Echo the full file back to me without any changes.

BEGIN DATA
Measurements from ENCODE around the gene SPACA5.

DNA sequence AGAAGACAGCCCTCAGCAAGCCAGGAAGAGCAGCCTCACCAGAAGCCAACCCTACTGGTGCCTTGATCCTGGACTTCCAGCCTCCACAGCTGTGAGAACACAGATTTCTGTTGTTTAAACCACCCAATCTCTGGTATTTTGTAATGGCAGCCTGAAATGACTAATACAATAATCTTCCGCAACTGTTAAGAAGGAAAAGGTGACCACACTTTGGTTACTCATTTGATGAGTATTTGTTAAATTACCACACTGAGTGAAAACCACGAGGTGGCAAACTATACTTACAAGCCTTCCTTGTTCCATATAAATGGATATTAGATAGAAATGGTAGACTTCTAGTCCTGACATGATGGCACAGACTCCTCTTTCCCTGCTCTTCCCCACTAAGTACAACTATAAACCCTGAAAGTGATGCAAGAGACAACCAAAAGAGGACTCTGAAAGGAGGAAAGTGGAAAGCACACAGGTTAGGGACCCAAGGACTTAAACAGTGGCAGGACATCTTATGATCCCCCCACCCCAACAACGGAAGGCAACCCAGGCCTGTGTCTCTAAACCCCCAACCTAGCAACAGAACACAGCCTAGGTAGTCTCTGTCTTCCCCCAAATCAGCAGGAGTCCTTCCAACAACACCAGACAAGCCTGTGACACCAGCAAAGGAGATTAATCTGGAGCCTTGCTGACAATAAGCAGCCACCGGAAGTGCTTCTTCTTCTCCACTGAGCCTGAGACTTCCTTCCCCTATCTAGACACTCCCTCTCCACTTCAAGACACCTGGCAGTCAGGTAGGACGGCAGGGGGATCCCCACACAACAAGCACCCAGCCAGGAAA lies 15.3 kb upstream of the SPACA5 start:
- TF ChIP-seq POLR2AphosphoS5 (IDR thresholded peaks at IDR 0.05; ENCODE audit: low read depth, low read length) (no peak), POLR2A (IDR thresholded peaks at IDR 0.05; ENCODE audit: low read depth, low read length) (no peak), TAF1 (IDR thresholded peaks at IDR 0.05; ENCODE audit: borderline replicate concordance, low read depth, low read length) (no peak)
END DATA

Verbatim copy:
Measurements from ENCODE around the gene SPACA5.

DNA sequence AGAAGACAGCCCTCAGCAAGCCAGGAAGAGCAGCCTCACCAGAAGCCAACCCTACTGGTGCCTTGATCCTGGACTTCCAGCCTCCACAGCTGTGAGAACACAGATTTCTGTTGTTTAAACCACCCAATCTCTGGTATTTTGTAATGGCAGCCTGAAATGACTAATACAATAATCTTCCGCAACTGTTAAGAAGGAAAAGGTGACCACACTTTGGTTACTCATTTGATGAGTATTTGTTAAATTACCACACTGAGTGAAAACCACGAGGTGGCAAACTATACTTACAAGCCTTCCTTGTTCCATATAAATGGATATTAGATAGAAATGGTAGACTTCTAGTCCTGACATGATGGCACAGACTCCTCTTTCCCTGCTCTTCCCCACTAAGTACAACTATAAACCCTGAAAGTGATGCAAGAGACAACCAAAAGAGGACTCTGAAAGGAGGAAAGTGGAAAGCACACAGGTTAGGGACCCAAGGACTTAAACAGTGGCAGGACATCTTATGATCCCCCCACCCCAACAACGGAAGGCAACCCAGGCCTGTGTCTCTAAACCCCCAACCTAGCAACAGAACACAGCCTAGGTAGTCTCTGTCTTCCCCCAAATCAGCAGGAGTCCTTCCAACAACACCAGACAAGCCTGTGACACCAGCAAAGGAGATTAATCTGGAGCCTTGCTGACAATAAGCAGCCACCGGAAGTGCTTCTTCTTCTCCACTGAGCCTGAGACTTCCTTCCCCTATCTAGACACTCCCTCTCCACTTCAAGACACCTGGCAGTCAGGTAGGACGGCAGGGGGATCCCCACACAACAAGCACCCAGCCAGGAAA lies 15.3 kb upstream of the SPACA5 start:
- TF ChIP-seq POLR2AphosphoS5 (IDR thresholded peaks at IDR 0.05; ENCODE audit: low read depth, low read length) (no peak), POLR2A (IDR thresholded peaks at IDR 0.05; ENCODE audit: low read depth, low read length) (no peak), TAF1 (IDR thresholded peaks at IDR 0.05; ENCODE audit: borderline replicate concordance, low read depth, low read length) (no peak)